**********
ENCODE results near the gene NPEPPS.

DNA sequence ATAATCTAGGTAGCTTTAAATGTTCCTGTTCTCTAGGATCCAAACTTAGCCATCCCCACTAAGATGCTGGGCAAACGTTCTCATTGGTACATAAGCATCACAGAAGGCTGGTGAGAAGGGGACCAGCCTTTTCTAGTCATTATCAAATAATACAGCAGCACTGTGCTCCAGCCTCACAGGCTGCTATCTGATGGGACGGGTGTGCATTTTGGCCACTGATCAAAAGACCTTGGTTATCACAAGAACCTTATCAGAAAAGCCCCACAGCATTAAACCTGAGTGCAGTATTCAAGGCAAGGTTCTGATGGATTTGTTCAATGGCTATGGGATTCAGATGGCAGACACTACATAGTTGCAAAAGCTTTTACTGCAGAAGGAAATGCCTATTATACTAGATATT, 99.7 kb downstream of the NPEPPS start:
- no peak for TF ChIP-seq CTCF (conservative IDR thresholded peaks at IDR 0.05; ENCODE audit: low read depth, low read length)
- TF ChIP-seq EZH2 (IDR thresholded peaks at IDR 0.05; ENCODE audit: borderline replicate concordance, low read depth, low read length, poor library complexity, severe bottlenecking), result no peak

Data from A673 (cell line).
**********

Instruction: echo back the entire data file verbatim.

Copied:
ENCODE results near the gene NPEPPS.

DNA sequence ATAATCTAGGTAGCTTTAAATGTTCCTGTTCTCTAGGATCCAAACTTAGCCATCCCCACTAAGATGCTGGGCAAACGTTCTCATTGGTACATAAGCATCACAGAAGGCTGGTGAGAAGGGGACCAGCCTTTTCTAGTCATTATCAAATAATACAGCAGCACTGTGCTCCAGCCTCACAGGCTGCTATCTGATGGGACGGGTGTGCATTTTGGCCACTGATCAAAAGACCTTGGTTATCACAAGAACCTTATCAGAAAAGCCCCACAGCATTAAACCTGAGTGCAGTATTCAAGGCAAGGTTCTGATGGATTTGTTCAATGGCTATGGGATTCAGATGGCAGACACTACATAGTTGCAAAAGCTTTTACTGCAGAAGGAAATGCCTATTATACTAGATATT, 99.7 kb downstream of the NPEPPS start:
- no peak for TF ChIP-seq CTCF (conservative IDR thresholded peaks at IDR 0.05; ENCODE audit: low read depth, low read length)
- TF ChIP-seq EZH2 (IDR thresholded peaks at IDR 0.05; ENCODE audit: borderline replicate concordance, low read depth, low read length, poor library complexity, severe bottlenecking), result no peak

Data from A673 (cell line).